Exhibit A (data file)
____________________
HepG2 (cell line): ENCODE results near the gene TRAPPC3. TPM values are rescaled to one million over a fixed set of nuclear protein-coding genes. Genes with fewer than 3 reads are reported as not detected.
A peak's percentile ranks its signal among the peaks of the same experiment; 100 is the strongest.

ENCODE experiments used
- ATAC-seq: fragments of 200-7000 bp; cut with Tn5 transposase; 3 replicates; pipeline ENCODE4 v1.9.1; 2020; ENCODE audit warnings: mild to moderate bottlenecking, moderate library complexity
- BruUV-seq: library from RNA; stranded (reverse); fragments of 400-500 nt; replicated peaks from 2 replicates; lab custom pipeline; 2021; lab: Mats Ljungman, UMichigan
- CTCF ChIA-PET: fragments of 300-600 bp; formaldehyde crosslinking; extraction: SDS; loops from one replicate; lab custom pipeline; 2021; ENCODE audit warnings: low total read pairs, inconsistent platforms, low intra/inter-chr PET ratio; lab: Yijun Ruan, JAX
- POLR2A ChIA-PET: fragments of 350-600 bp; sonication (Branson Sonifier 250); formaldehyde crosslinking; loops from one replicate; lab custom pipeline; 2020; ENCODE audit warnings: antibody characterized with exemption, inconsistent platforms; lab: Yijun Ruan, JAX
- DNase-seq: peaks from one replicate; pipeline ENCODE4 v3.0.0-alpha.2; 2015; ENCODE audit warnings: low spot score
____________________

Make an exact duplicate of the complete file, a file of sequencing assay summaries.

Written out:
HepG2 (cell line): ENCODE results near the gene TRAPPC3. TPM values are rescaled to one million over a fixed set of nuclear protein-coding genes. Genes with fewer than 3 reads are reported as not detected.
A peak's percentile ranks its signal among the peaks of the same experiment; 100 is the strongest.

ENCODE experiments used
- ATAC-seq: fragments of 200-7000 bp; cut with Tn5 transposase; 3 replicates; pipeline ENCODE4 v1.9.1; 2020; ENCODE audit warnings: mild to moderate bottlenecking, moderate library complexity
- BruUV-seq: library from RNA; stranded (reverse); fragments of 400-500 nt; replicated peaks from 2 replicates; lab custom pipeline; 2021; lab: Mats Ljungman, UMichigan
- CTCF ChIA-PET: fragments of 300-600 bp; formaldehyde crosslinking; extraction: SDS; loops from one replicate; lab custom pipeline; 2021; ENCODE audit warnings: low total read pairs, inconsistent platforms, low intra/inter-chr PET ratio; lab: Yijun Ruan, JAX
- POLR2A ChIA-PET: fragments of 350-600 bp; sonication (Branson Sonifier 250); formaldehyde crosslinking; loops from one replicate; lab custom pipeline; 2020; ENCODE audit warnings: antibody characterized with exemption, inconsistent platforms; lab: Yijun Ruan, JAX
- DNase-seq: peaks from one replicate; pipeline ENCODE4 v3.0.0-alpha.2; 2015; ENCODE audit warnings: low spot score